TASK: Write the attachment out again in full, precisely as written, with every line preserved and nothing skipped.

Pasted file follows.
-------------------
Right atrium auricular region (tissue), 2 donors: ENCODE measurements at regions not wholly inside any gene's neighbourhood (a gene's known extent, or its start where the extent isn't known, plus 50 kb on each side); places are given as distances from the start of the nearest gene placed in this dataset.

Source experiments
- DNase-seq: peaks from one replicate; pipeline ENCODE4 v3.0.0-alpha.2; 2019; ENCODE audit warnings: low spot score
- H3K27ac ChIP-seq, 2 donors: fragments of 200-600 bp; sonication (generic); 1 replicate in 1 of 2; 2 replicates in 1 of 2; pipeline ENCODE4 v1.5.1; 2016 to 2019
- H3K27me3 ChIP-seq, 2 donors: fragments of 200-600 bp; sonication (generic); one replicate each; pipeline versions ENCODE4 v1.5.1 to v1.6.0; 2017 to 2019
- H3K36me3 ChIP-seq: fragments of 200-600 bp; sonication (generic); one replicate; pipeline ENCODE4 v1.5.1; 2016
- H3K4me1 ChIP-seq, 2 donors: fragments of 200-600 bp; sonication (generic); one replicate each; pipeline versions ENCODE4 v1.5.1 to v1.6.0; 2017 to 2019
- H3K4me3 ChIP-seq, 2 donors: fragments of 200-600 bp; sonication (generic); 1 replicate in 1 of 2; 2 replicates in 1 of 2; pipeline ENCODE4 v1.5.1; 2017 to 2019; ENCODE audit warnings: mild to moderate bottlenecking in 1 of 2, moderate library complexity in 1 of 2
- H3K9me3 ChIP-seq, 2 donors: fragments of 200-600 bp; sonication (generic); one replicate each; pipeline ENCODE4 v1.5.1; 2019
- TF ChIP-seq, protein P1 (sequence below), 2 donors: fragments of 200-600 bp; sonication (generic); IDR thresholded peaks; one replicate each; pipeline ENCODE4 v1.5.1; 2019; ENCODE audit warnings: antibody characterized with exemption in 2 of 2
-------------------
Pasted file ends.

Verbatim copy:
Right atrium auricular region (tissue), 2 donors: ENCODE measurements at regions not wholly inside any gene's neighbourhood (a gene's known extent, or its start where the extent isn't known, plus 50 kb on each side); places are given as distances from the start of the nearest gene placed in this dataset.

Source experiments
- DNase-seq: peaks from one replicate; pipeline ENCODE4 v3.0.0-alpha.2; 2019; ENCODE audit warnings: low spot score
- H3K27ac ChIP-seq, 2 donors: fragments of 200-600 bp; sonication (generic); 1 replicate in 1 of 2; 2 replicates in 1 of 2; pipeline ENCODE4 v1.5.1; 2016 to 2019
- H3K27me3 ChIP-seq, 2 donors: fragments of 200-600 bp; sonication (generic); one replicate each; pipeline versions ENCODE4 v1.5.1 to v1.6.0; 2017 to 2019
- H3K36me3 ChIP-seq: fragments of 200-600 bp; sonication (generic); one replicate; pipeline ENCODE4 v1.5.1; 2016
- H3K4me1 ChIP-seq, 2 donors: fragments of 200-600 bp; sonication (generic); one replicate each; pipeline versions ENCODE4 v1.5.1 to v1.6.0; 2017 to 2019
- H3K4me3 ChIP-seq, 2 donors: fragments of 200-600 bp; sonication (generic); 1 replicate in 1 of 2; 2 replicates in 1 of 2; pipeline ENCODE4 v1.5.1; 2017 to 2019; ENCODE audit warnings: mild to moderate bottlenecking in 1 of 2, moderate library complexity in 1 of 2
- H3K9me3 ChIP-seq, 2 donors: fragments of 200-600 bp; sonication (generic); one replicate each; pipeline ENCODE4 v1.5.1; 2019
- TF ChIP-seq, protein P1 (sequence below), 2 donors: fragments of 200-600 bp; sonication (generic); IDR thresholded peaks; one replicate each; pipeline ENCODE4 v1.5.1; 2019; ENCODE audit warnings: antibody characterized with exemption in 2 of 2